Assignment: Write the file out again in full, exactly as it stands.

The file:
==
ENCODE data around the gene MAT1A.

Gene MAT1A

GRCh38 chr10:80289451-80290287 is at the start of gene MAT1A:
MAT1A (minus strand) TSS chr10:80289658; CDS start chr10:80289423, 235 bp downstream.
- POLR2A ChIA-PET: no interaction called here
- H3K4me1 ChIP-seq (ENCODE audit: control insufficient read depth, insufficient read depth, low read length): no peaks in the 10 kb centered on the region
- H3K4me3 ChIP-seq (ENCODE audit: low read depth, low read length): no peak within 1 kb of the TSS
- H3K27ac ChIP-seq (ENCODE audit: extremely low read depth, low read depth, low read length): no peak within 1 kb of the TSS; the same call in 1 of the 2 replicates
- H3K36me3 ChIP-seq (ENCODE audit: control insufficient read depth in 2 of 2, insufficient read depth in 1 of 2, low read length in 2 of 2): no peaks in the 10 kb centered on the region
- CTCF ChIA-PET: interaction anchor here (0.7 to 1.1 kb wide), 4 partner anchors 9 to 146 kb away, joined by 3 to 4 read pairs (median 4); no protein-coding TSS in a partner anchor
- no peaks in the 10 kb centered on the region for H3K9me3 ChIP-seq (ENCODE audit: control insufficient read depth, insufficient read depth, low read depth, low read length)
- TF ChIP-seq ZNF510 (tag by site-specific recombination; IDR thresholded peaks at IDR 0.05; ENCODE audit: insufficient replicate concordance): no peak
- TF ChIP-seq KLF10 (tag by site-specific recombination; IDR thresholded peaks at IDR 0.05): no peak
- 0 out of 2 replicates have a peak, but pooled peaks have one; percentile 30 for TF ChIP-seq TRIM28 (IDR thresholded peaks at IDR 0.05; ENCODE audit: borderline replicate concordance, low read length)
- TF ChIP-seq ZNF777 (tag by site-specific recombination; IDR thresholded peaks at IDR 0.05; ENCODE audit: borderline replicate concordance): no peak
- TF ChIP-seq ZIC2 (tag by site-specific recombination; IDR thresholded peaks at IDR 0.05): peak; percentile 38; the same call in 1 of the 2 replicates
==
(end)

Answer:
ENCODE data around the gene MAT1A.

Gene MAT1A

GRCh38 chr10:80289451-80290287 is at the start of gene MAT1A:
MAT1A (minus strand) TSS chr10:80289658; CDS start chr10:80289423, 235 bp downstream.
- POLR2A ChIA-PET: no interaction called here
- H3K4me1 ChIP-seq (ENCODE audit: control insufficient read depth, insufficient read depth, low read length): no peaks in the 10 kb centered on the region
- H3K4me3 ChIP-seq (ENCODE audit: low read depth, low read length): no peak within 1 kb of the TSS
- H3K27ac ChIP-seq (ENCODE audit: extremely low read depth, low read depth, low read length): no peak within 1 kb of the TSS; the same call in 1 of the 2 replicates
- H3K36me3 ChIP-seq (ENCODE audit: control insufficient read depth in 2 of 2, insufficient read depth in 1 of 2, low read length in 2 of 2): no peaks in the 10 kb centered on the region
- CTCF ChIA-PET: interaction anchor here (0.7 to 1.1 kb wide), 4 partner anchors 9 to 146 kb away, joined by 3 to 4 read pairs (median 4); no protein-coding TSS in a partner anchor
- no peaks in the 10 kb centered on the region for H3K9me3 ChIP-seq (ENCODE audit: control insufficient read depth, insufficient read depth, low read depth, low read length)
- TF ChIP-seq ZNF510 (tag by site-specific recombination; IDR thresholded peaks at IDR 0.05; ENCODE audit: insufficient replicate concordance): no peak
- TF ChIP-seq KLF10 (tag by site-specific recombination; IDR thresholded peaks at IDR 0.05): no peak
- 0 out of 2 replicates have a peak, but pooled peaks have one; percentile 30 for TF ChIP-seq TRIM28 (IDR thresholded peaks at IDR 0.05; ENCODE audit: borderline replicate concordance, low read length)
- TF ChIP-seq ZNF777 (tag by site-specific recombination; IDR thresholded peaks at IDR 0.05; ENCODE audit: borderline replicate concordance): no peak
- TF ChIP-seq ZIC2 (tag by site-specific recombination; IDR thresholded peaks at IDR 0.05): peak; percentile 38; the same call in 1 of the 2 replicates